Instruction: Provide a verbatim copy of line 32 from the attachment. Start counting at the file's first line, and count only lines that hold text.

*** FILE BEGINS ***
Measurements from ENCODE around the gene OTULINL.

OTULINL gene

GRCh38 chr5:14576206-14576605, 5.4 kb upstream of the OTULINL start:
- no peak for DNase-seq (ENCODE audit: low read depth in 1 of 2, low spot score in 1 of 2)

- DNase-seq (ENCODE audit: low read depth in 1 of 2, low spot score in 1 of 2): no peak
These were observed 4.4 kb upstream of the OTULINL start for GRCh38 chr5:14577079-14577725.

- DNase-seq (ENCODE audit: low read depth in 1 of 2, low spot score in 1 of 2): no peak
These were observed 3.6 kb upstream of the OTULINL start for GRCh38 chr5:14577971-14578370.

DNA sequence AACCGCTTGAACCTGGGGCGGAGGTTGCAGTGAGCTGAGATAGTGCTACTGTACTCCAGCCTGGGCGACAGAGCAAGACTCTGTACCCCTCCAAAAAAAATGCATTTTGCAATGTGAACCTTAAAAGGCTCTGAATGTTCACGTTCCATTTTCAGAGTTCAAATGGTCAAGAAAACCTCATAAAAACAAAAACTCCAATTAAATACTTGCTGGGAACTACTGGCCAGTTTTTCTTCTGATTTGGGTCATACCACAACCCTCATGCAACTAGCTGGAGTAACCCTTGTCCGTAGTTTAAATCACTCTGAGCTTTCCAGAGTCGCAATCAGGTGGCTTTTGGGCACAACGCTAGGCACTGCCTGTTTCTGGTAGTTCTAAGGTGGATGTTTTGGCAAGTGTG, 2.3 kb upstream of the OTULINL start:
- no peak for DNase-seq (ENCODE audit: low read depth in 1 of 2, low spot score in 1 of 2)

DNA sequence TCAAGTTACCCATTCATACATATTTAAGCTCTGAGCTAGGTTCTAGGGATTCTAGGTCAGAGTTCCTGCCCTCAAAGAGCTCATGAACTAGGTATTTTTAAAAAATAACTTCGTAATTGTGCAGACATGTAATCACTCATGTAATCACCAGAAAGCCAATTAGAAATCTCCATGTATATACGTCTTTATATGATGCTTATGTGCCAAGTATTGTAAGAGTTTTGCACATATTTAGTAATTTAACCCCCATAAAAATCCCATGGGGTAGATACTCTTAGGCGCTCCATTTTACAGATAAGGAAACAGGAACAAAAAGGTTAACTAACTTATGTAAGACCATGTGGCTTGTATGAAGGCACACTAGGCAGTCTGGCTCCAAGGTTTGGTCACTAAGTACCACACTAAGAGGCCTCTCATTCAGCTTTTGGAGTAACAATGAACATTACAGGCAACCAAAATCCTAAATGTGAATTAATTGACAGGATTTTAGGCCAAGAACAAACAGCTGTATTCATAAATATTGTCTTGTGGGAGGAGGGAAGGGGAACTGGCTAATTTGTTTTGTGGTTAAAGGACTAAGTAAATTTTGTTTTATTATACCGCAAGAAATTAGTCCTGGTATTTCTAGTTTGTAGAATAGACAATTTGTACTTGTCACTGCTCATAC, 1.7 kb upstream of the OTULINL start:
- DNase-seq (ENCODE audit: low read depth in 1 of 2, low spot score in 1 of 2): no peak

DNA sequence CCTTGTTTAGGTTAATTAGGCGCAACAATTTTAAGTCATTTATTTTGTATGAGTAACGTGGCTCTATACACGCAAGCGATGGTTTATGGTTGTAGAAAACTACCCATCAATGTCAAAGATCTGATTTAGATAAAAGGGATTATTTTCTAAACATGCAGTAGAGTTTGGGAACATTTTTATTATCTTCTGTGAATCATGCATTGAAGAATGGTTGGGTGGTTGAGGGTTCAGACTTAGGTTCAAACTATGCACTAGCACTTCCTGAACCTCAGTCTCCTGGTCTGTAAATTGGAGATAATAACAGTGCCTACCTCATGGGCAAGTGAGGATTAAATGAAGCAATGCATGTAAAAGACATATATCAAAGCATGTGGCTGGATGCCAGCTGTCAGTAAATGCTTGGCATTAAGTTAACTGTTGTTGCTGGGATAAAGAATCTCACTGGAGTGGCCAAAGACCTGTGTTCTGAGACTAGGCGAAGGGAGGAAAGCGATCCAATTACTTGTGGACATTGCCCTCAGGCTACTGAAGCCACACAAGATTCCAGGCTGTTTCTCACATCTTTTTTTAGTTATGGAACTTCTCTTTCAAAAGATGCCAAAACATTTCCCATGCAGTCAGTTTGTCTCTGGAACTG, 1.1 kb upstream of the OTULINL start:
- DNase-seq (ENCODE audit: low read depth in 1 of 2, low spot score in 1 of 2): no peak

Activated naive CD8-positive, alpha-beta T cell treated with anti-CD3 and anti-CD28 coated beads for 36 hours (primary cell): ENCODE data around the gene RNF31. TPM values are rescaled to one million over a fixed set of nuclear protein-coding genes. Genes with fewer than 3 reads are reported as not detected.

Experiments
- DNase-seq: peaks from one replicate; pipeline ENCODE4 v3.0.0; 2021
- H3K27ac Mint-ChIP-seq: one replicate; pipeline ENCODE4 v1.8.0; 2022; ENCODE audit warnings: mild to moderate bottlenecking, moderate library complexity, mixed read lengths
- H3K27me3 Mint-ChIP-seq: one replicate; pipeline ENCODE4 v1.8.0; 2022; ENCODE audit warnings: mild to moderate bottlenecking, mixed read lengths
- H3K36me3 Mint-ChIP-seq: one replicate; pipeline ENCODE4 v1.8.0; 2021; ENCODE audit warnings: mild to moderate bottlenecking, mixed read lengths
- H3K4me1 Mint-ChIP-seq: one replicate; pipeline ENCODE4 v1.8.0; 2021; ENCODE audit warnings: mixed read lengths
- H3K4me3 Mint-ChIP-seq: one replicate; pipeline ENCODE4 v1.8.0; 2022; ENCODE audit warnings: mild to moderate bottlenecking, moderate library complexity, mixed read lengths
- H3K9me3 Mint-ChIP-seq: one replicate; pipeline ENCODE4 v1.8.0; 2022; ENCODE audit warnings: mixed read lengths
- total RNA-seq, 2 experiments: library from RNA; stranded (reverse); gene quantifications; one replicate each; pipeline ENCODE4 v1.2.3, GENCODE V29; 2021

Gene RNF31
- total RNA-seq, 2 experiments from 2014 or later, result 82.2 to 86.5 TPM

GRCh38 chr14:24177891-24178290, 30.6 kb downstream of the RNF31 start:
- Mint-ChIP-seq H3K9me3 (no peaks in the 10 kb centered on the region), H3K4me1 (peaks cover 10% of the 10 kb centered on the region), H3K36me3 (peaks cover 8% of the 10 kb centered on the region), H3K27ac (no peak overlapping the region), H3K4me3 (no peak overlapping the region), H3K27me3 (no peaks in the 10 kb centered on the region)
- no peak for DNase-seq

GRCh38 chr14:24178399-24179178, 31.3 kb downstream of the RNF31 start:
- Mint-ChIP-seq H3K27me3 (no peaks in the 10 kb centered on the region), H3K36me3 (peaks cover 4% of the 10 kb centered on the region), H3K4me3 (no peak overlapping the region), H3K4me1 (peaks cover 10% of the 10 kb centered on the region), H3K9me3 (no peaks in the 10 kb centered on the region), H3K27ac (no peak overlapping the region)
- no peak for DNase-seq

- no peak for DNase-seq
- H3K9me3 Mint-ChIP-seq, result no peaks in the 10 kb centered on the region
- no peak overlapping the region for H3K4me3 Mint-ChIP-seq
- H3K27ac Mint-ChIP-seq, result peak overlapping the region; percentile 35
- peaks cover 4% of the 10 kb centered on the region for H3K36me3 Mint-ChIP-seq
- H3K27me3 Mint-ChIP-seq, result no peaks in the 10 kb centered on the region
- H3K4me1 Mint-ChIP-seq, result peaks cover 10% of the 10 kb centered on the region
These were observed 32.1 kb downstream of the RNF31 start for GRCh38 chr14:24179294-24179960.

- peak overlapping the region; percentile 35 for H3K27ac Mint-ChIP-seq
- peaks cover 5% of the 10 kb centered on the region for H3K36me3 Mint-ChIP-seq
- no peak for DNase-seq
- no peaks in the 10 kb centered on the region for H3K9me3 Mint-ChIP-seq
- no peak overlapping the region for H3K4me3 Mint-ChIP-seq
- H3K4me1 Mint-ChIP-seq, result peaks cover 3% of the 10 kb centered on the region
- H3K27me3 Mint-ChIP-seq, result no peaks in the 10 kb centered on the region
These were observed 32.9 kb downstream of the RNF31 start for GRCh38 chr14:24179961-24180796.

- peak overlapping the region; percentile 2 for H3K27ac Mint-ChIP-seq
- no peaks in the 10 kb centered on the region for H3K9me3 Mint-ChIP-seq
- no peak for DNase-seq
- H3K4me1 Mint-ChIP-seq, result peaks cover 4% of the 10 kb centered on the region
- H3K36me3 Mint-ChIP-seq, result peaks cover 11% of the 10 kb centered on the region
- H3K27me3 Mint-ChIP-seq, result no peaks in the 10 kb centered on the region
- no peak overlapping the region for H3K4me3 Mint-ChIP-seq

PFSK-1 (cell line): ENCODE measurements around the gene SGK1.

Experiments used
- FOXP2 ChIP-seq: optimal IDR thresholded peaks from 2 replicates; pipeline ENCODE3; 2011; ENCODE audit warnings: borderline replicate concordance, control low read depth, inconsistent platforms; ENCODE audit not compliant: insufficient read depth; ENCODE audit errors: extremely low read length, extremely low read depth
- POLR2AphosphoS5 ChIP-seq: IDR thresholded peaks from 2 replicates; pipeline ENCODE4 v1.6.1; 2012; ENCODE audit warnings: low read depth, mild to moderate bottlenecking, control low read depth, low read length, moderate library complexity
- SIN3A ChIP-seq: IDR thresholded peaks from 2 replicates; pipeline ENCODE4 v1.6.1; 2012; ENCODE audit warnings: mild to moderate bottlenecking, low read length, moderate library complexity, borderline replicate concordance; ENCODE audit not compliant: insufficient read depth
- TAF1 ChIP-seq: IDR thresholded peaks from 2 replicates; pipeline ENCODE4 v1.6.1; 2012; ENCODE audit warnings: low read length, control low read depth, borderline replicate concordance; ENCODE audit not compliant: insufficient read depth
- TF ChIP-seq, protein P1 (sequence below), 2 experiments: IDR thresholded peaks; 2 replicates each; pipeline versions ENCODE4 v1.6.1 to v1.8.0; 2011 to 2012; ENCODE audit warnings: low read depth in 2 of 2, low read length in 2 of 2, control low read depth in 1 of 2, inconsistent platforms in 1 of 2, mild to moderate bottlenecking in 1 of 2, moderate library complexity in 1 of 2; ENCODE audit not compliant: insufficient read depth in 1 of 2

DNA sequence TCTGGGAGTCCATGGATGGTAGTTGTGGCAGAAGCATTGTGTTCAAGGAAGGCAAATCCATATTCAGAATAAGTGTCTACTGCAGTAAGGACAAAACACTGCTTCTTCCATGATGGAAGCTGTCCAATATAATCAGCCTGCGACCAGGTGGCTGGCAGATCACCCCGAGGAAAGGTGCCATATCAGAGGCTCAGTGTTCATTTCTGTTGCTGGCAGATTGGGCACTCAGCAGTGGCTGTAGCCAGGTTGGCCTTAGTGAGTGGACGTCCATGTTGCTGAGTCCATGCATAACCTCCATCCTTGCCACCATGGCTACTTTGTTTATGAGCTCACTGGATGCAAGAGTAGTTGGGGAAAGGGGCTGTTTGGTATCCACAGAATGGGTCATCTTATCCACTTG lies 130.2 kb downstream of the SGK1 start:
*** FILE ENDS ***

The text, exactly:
- no peak for DNase-seq